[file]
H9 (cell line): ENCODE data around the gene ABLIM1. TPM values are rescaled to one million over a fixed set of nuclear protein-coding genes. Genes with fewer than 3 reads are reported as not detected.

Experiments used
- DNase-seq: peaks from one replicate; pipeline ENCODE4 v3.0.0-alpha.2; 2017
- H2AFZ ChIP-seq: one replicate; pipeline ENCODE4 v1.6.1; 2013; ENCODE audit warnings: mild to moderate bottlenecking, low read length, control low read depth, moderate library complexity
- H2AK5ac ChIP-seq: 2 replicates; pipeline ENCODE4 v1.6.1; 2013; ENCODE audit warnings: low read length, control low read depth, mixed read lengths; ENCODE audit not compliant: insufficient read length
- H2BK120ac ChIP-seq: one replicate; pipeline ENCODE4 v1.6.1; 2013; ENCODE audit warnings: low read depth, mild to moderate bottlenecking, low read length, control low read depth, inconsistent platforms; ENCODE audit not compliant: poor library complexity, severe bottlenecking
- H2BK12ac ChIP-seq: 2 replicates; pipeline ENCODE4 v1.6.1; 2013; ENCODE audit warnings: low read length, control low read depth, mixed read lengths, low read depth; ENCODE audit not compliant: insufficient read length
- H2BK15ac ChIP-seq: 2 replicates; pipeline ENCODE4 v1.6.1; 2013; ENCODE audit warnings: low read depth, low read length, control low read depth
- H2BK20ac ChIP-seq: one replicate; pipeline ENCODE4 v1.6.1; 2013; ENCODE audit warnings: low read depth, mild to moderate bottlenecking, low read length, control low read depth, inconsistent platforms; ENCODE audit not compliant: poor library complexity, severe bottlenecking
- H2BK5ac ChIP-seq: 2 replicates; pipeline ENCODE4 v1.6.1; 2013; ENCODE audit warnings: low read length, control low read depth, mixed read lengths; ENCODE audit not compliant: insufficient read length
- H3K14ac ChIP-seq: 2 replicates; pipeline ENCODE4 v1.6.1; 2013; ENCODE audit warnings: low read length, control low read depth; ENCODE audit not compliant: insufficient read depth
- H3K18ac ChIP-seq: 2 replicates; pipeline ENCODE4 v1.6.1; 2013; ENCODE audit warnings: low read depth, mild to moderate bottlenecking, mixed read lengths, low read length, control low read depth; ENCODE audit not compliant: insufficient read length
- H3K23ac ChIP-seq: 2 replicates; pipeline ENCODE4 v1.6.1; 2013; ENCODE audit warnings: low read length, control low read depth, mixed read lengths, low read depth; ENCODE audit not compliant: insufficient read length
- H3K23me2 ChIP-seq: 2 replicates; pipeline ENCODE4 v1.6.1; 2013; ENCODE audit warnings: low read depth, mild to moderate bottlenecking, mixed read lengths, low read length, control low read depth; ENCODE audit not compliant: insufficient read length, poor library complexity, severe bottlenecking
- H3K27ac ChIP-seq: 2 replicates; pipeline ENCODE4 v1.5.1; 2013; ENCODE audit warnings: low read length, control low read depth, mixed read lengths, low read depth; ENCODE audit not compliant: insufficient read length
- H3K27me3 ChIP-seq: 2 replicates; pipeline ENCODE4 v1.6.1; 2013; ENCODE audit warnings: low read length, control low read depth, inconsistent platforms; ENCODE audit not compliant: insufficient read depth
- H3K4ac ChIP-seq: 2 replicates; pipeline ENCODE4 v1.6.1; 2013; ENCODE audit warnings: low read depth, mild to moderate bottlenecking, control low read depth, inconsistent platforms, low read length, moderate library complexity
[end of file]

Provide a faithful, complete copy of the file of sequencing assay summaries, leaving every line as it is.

H9 (cell line): ENCODE data around the gene ABLIM1. TPM values are rescaled to one million over a fixed set of nuclear protein-coding genes. Genes with fewer than 3 reads are reported as not detected.

Experiments used
- DNase-seq: peaks from one replicate; pipeline ENCODE4 v3.0.0-alpha.2; 2017
- H2AFZ ChIP-seq: one replicate; pipeline ENCODE4 v1.6.1; 2013; ENCODE audit warnings: mild to moderate bottlenecking, low read length, control low read depth, moderate library complexity
- H2AK5ac ChIP-seq: 2 replicates; pipeline ENCODE4 v1.6.1; 2013; ENCODE audit warnings: low read length, control low read depth, mixed read lengths; ENCODE audit not compliant: insufficient read length
- H2BK120ac ChIP-seq: one replicate; pipeline ENCODE4 v1.6.1; 2013; ENCODE audit warnings: low read depth, mild to moderate bottlenecking, low read length, control low read depth, inconsistent platforms; ENCODE audit not compliant: poor library complexity, severe bottlenecking
- H2BK12ac ChIP-seq: 2 replicates; pipeline ENCODE4 v1.6.1; 2013; ENCODE audit warnings: low read length, control low read depth, mixed read lengths, low read depth; ENCODE audit not compliant: insufficient read length
- H2BK15ac ChIP-seq: 2 replicates; pipeline ENCODE4 v1.6.1; 2013; ENCODE audit warnings: low read depth, low read length, control low read depth
- H2BK20ac ChIP-seq: one replicate; pipeline ENCODE4 v1.6.1; 2013; ENCODE audit warnings: low read depth, mild to moderate bottlenecking, low read length, control low read depth, inconsistent platforms; ENCODE audit not compliant: poor library complexity, severe bottlenecking
- H2BK5ac ChIP-seq: 2 replicates; pipeline ENCODE4 v1.6.1; 2013; ENCODE audit warnings: low read length, control low read depth, mixed read lengths; ENCODE audit not compliant: insufficient read length
- H3K14ac ChIP-seq: 2 replicates; pipeline ENCODE4 v1.6.1; 2013; ENCODE audit warnings: low read length, control low read depth; ENCODE audit not compliant: insufficient read depth
- H3K18ac ChIP-seq: 2 replicates; pipeline ENCODE4 v1.6.1; 2013; ENCODE audit warnings: low read depth, mild to moderate bottlenecking, mixed read lengths, low read length, control low read depth; ENCODE audit not compliant: insufficient read length
- H3K23ac ChIP-seq: 2 replicates; pipeline ENCODE4 v1.6.1; 2013; ENCODE audit warnings: low read length, control low read depth, mixed read lengths, low read depth; ENCODE audit not compliant: insufficient read length
- H3K23me2 ChIP-seq: 2 replicates; pipeline ENCODE4 v1.6.1; 2013; ENCODE audit warnings: low read depth, mild to moderate bottlenecking, mixed read lengths, low read length, control low read depth; ENCODE audit not compliant: insufficient read length, poor library complexity, severe bottlenecking
- H3K27ac ChIP-seq: 2 replicates; pipeline ENCODE4 v1.5.1; 2013; ENCODE audit warnings: low read length, control low read depth, mixed read lengths, low read depth; ENCODE audit not compliant: insufficient read length
- H3K27me3 ChIP-seq: 2 replicates; pipeline ENCODE4 v1.6.1; 2013; ENCODE audit warnings: low read length, control low read depth, inconsistent platforms; ENCODE audit not compliant: insufficient read depth
- H3K4ac ChIP-seq: 2 replicates; pipeline ENCODE4 v1.6.1; 2013; ENCODE audit warnings: low read depth, mild to moderate bottlenecking, control low read depth, inconsistent platforms, low read length, moderate library complexity